Yen-Chao Lin Alice Ming Wai Jim DIY Haunt



O. Lewis, 2017

New Media Performance on Friday, May 19, 2017, at 8 pm

Installation version on May 20-21, 1-5 pm

In collaboration with Festival Accès Asie
This event is part of the Montreal Digital Spring 2017

Produced during her artist residency at OBORO, Yen-Chao Lin’s DIY Haunt is an immersive installation performance inspired by the artist’s childhood experiences in the Republic of China in the 1980s and 1990s during a period of turbulent political change and rapid economic growth. It reflects on the political tension and instability that remains despite the end of four decades of martial law in Taiwan which lasted 38 years from May 19, 1949 to July 15, 1987.

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O. Lewis, 2017

Yen-Chao Lin is a Montreal-based multidisciplinary artist, self-described postmodern archivist, and a natural history enthusiast. She is an avid collector of all things from found family records to Victorian ephemera and biological specimens. As a first generation Taiwanese-born immigrant, her works are often inspired by oral histories, folk religion practices, as well as recurring hauntological themes. Lin holds a BFA from Concordia University with a major in film production.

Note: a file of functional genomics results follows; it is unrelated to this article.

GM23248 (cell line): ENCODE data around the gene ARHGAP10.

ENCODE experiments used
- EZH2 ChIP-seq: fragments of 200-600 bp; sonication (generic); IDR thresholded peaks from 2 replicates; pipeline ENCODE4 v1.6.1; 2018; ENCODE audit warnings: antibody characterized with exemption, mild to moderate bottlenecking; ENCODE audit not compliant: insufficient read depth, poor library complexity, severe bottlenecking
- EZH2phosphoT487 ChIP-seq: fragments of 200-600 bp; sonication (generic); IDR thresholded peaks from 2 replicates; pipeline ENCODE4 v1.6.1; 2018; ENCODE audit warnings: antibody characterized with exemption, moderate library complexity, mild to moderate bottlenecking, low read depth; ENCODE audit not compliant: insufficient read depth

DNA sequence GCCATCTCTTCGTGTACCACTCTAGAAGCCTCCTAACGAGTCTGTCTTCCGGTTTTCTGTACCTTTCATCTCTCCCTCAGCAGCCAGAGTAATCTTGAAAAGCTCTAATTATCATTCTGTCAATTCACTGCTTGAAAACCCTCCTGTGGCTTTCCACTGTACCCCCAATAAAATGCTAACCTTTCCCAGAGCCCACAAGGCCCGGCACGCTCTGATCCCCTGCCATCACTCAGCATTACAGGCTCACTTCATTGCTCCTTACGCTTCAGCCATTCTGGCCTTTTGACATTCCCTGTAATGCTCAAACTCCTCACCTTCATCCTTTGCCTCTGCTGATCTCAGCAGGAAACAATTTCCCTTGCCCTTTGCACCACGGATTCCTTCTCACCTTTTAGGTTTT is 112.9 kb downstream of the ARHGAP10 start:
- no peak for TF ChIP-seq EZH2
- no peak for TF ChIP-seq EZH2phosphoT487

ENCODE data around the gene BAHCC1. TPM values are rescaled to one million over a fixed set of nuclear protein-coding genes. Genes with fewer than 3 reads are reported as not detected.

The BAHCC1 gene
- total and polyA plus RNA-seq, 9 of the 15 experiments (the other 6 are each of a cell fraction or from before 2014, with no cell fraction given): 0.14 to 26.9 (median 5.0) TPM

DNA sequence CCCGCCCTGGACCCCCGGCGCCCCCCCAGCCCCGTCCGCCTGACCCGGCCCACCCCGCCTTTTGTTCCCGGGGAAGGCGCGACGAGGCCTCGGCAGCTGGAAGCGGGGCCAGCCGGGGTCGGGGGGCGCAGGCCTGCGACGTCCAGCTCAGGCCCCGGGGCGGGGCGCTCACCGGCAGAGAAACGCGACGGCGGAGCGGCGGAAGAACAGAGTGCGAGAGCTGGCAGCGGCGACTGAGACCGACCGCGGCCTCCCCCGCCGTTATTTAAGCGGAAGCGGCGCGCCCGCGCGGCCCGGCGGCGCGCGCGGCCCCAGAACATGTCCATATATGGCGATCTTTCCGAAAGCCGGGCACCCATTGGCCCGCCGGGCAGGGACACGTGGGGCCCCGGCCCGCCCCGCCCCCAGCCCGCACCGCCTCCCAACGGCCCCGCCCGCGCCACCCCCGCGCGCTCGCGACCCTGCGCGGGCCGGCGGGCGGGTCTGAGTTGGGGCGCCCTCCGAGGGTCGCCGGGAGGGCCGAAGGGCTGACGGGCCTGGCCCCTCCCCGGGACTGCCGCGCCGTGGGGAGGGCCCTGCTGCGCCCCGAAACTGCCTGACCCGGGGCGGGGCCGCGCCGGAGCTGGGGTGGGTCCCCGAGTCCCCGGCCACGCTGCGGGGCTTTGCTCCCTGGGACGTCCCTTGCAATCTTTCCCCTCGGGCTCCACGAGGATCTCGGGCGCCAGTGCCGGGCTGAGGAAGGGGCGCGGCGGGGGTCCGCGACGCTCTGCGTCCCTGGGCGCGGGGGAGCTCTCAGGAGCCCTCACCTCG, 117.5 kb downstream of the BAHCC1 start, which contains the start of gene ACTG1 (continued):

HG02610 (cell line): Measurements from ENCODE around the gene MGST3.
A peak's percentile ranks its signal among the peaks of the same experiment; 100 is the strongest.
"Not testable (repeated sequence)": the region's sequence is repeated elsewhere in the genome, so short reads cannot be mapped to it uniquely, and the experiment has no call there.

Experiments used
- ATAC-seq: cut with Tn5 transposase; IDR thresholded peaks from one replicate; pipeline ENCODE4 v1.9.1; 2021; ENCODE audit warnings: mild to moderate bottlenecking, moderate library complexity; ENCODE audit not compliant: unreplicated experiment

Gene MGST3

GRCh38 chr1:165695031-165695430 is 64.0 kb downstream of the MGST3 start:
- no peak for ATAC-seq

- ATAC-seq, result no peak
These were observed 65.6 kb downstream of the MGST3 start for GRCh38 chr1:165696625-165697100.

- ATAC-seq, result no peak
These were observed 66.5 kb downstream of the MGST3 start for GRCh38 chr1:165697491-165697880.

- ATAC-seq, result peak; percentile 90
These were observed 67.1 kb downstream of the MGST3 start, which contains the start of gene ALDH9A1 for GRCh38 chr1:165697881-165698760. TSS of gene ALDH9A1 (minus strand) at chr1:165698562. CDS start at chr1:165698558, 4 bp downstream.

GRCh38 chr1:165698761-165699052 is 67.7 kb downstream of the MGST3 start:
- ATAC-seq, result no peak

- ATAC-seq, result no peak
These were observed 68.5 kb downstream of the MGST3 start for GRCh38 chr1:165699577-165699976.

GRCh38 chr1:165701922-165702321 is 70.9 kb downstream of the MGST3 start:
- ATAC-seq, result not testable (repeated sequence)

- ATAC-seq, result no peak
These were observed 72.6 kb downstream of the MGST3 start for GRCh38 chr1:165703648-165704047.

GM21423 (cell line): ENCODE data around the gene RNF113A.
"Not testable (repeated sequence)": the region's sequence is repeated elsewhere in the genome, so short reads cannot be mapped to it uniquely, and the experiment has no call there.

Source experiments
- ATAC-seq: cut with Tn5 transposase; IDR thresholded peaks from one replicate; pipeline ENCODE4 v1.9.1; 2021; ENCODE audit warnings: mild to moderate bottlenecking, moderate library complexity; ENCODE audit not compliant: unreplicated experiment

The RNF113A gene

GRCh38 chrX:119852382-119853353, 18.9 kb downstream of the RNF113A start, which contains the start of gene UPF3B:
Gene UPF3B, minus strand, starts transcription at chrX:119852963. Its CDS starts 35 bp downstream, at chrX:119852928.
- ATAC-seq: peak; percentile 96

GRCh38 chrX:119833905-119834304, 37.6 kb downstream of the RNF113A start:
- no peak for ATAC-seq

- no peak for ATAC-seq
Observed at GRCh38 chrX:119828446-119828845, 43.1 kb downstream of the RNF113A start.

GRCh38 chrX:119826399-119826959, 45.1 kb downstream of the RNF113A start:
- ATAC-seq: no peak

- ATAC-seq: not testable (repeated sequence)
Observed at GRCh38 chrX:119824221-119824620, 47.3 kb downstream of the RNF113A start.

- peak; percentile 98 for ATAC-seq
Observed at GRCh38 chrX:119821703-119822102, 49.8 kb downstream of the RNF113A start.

Alice Ming Wai Jim is Professor of Contemporary Art History and Concordia University Research Chair in Ethnocultural Art Histories. She is co-editor-in-chief of the international journal Asian Diasporic Visual Cultures and the Americas. An art historian and curator, her research on diasporic art in Canada and contemporary Asian art has generated new dialogues within and between ethnocultural and global art histories, critical race theory, media arts, and curatorial studies.

Yen-Chao Lin – DIY Haunt
Curator : Alice Ming Wai Jim
Exhibition presented at OBORO from May 19 to 21, 2017.
In collaboration with Festival Accès Asie, Intervalles Residency Program.
As part of OBORO’s 2017 programming : One year dedicated to Indigenous artists and thinkers.
Special thanks to Khosro Behramandi
Director, camera operator, editor : Mélanie O’Bomsawin
OBORO acknowledges that Tiohtià:ke, where its activities take place, is unceded Kanien’kehá:ka territory.

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